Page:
Mrs. Frisby and the Rats of NIMH by Robert C. O’Brien – Elements of Classic Fiction for Children –

Synopsis: Some extraordinary rats come to the aid of a mouse family in this Newbery Medal Award-winning classic by notable children’s author Robert C. O’Brien.

Mrs. Frisby, a widowed mouse with four small children, confronts a terrible problem. She must move her family to their summer quarters immediately, or face almost certain death. But her youngest son, Timothy, lies ill with pneumonia and does not have the strength to make a journey to a new home. Fortunately, she encounters the rats of NIMH, an extraordinary breed of highly intelligent creatures, who come up with a brilliant solution to her dilemma. And Mrs. Frisby in turn renders them a great service.

 

 

For The Writer: Mrs. Frisby and the Rats of NIMH is a classic for the following reasons:

One, the book is clearly and plainly written in language, which will not sound dated beyond the decade in which the author wrote it. For more on this subject follow the tags uncluttered language, writing for clarity, and/or vocabulary choice.

Secondly, the story is host to a variety of well-rounded characters, including Mrs. Frisby and her children, Jeremy (a young crow who keeps his word), a somewhat stereotypical wise old owl, Mr. Ages (an older mouse versed in the pharmaceutical benefits of almost everything), Dragon (a predatory cat), and of course, the Rats of NIMH.

But it is for the third reason, and the characteristic I will discuss more at length, that the book succeeds; MF contains key elements for middle grade fiction.

The characters in the story face injury and death around every hay bale and fence post: Mrs. Frisby’s child is sick and could die if he is not moved; There is a cat, who will attack and mercilessly kill birds, mice and rats; there is an owl, whose diet characteristically consists of rats and mice; there is a colony of rats, any one of which could easily harm a mouse; early spring may prompt the landowner, Farmer Fitzgibbon, to plow over his garden, where Mrs. Frisby lives with her children, bringing certain destruction to every creature in the plow’s path; There is a chapter titled ‘Seven Dead Rats’; travelling the countryside by land or air where a single mistake could reap tragic consequences; and of course we have the mysterious NIMH factor, which holds the odour of death when anyone utters its name. The amplitude of demise through disease, slaughter, random acts of nature, and murder, in a book of middle grade fiction should not surprise. Therein is life and if a writer has lived long enough she knows the majority who make their home on planet earth live by a thread. The prospect of imminent death ups the stakes and is one essential factor in middle grade fiction. If you are not persuaded, think back to your favourites. You will find the threat of death or its underling danger in some form.

The second key element exploited in MF is mystery. What happened to Mrs. Frisby’s husband? Who is this great and wise owl? Who are the reclusive and busy rats under the rose-bush and what are they up to? What is NIMH? How will the Fitzgibbons alter the outcome? What role will Jeremy the crow play? Will Mrs. Frisby’s young son survive? The unanswered questions are a veritable manure pile – manure on a farm is a good thing; think compost, fertilizer, new growth – heaped up early in the story.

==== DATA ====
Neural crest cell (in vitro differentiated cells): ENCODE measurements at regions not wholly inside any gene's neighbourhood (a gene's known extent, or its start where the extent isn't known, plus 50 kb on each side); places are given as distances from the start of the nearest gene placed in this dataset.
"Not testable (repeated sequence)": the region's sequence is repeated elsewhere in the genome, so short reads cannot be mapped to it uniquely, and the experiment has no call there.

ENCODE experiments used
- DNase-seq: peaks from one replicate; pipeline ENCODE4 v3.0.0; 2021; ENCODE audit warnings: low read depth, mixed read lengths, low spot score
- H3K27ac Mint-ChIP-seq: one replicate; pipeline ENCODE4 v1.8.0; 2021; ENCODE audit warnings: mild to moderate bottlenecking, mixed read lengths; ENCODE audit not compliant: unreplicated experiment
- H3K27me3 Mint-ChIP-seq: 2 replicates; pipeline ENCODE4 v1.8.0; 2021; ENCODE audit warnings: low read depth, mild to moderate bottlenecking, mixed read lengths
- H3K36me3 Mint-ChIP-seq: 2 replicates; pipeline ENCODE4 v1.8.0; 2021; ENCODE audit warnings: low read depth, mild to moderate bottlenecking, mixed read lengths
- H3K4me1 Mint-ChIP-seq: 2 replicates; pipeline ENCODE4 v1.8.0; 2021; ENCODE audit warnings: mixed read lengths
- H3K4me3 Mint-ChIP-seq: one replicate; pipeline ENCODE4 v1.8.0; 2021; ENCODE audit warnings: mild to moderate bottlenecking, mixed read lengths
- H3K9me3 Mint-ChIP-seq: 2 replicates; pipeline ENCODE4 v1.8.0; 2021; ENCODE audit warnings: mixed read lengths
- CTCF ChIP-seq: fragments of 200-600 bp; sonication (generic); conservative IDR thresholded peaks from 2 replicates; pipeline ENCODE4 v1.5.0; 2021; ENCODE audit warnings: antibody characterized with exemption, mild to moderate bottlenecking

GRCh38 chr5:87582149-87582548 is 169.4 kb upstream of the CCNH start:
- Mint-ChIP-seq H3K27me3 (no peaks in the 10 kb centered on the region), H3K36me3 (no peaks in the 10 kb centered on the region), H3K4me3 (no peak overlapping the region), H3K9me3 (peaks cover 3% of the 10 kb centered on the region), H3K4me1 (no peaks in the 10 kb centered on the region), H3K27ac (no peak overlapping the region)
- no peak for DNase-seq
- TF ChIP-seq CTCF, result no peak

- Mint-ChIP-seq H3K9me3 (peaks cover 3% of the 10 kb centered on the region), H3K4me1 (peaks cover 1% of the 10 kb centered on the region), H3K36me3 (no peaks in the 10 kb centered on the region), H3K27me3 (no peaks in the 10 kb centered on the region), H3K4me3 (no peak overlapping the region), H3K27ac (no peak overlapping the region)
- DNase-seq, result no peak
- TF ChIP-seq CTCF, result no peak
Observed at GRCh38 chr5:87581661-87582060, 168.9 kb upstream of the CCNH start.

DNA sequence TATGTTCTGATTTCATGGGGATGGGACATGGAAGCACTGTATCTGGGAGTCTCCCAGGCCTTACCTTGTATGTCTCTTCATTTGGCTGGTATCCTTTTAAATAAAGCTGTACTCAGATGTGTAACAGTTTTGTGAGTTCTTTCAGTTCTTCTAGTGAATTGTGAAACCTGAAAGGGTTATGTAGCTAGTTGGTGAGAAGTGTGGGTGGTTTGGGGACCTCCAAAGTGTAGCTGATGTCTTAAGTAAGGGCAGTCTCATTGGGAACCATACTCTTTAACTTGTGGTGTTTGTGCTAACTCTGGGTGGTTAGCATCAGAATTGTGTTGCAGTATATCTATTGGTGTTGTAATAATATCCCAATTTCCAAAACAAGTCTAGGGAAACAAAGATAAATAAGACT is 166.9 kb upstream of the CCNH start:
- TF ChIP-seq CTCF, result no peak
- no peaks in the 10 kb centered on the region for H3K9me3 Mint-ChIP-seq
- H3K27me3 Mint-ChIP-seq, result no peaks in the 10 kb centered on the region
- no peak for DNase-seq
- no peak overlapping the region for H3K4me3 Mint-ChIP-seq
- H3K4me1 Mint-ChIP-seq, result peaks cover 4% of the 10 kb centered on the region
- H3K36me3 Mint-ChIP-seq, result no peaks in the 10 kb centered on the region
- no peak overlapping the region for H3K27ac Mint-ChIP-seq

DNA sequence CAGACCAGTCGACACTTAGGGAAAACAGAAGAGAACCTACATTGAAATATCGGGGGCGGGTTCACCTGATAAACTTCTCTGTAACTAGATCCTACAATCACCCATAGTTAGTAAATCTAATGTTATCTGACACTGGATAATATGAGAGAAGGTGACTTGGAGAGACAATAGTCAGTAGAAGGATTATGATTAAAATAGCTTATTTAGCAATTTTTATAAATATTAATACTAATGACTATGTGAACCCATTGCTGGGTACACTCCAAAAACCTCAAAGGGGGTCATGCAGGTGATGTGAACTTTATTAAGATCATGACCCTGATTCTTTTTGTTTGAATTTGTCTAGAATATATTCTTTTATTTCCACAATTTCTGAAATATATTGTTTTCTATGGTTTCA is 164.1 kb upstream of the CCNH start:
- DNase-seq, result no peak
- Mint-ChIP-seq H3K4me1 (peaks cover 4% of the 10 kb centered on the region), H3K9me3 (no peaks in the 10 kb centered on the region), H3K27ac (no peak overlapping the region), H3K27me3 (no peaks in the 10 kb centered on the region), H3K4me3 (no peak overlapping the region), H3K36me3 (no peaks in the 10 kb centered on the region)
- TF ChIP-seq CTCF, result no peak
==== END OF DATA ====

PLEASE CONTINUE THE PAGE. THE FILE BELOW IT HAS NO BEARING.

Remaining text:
Urgency is the third ingredient in this meaty classic middle grade sauce. The antagonist must answer the questions noted above in the span of a short week to prevent the first noted element from overwhelming every hope. I will note here that MF is also infused with those auspicious moments, which does not allow our hope be extinguished.

Created thereby is the final key element: suspense. Do you recognize the formula? DEATH is imminent if Mrs. Frisby does not solve critical MYSTERIES with all SPEED, the sum of which equals cannot-put-the-book-down SUSPENSE.

Check this formula against other classics of middle grade fiction (A Wrinkle in Time, The Lion The Witch and the Wardrobe,  Holes, Charlotte’s Web, Watership Down, The Giver, The Hobbit and so on) and you will find its elements in greater or less proportions. This, of course, does not diminish the contributions to the book of the author’s descriptive pastoral word pictures, his diminutive and charming characters and a writing style which places clarity above linguistic gymnastics, and it would be an interesting study to determine if the latter qualities would make a classic without the former elements.

Writing a book like MF would be easy if it were dependant on the ingredients alone, simple ingredients as in most French cooking which we find at the grocery store, but as anyone who has made the attempt, the result in French cooking is in the process of the experienced cook as much or more as in the ingredients.

 

jpt

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